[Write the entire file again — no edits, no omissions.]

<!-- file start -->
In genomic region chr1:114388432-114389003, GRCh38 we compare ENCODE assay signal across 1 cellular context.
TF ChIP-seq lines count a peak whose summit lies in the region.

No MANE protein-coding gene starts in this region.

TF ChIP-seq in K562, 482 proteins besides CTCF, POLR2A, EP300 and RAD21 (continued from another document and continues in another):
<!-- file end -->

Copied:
In genomic region chr1:114388432-114389003, GRCh38 we compare ENCODE assay signal across 1 cellular context.
TF ChIP-seq lines count a peak whose summit lies in the region.

No MANE protein-coding gene starts in this region.

TF ChIP-seq in K562, 482 proteins besides CTCF, POLR2A, EP300 and RAD21 (continued from another document and continues in another):